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Tuesday, January 31, 2017

Photo of the Week

Splendor and majesty are before him;
Strength and glory are in his sanctuary.

- Psalm 96:6

Monday, January 30, 2017

Quote of the Week


"It is not trouble that troubles you, but discontentment. Water outside a ship does not sink it. It is the water that leaks inside that is a problem. Outward affliction need not sadden life. A contented spirit can sail above these waters."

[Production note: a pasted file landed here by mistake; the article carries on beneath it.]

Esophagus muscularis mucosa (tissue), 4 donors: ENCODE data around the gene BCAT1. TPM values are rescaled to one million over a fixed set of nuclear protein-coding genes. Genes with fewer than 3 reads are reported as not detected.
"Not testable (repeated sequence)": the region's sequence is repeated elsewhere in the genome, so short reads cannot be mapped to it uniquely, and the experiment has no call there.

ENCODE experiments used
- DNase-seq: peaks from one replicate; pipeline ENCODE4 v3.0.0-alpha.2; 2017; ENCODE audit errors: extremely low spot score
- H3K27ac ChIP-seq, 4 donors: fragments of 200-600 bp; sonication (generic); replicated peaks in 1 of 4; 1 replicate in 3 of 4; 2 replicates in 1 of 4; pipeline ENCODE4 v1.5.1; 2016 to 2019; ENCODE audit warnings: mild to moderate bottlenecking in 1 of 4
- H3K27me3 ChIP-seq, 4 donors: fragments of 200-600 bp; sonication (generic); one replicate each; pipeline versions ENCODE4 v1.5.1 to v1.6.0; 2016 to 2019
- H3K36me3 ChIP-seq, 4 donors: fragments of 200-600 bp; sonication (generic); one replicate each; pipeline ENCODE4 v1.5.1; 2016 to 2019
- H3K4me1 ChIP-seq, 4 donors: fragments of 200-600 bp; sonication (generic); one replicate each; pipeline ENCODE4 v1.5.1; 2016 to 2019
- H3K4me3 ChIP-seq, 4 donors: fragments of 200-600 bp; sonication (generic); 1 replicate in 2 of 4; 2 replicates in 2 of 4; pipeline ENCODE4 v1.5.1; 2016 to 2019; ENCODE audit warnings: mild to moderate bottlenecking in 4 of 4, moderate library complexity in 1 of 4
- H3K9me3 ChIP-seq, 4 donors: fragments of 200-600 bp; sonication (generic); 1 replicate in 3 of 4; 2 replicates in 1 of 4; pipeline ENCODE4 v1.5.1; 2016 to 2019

- Thomas Watson, 17th-century Puritan father and the author of The Art of Divine Contentment

Sunday, January 29, 2017

Sunday Scripture - Mark 14:53-65

Mark 14:53-65